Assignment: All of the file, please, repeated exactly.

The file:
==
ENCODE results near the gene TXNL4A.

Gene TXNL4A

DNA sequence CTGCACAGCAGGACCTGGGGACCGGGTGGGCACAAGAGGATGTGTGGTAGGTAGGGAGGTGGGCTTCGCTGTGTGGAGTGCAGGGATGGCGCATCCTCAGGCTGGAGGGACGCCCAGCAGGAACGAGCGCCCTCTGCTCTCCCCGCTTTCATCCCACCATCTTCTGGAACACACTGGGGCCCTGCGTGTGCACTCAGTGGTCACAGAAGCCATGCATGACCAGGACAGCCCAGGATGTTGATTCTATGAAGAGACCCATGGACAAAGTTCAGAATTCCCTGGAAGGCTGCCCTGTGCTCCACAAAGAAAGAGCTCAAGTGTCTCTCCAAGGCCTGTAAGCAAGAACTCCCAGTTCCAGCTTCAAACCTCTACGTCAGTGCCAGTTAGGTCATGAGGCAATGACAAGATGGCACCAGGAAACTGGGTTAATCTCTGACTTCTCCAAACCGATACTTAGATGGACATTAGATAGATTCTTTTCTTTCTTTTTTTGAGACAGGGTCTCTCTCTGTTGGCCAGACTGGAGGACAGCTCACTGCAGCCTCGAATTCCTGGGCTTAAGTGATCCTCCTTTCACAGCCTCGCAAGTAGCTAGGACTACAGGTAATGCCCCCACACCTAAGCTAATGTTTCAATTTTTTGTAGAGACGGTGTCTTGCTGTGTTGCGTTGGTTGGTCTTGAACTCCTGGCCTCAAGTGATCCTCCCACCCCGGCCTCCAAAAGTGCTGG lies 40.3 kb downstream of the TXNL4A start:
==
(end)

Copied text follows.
ENCODE results near the gene TXNL4A.

Gene TXNL4A

DNA sequence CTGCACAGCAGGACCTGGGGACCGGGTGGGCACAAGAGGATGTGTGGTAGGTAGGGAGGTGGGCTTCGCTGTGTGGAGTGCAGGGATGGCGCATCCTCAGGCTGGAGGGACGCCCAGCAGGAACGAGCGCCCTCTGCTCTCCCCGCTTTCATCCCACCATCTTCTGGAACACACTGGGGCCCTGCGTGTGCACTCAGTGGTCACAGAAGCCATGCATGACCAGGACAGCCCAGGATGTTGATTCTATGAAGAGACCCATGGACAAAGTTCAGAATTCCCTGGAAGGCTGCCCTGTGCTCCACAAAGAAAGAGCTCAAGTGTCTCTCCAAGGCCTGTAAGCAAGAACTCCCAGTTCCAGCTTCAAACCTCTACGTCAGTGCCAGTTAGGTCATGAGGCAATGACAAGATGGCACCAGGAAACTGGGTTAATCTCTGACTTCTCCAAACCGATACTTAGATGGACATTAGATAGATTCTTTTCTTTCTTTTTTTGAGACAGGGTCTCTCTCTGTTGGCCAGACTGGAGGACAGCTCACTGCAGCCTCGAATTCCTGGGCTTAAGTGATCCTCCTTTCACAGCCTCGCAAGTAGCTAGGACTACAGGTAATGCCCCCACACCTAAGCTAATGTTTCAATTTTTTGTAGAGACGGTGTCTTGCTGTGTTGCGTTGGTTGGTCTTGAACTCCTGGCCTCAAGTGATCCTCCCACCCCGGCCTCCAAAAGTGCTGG lies 40.3 kb downstream of the TXNL4A start: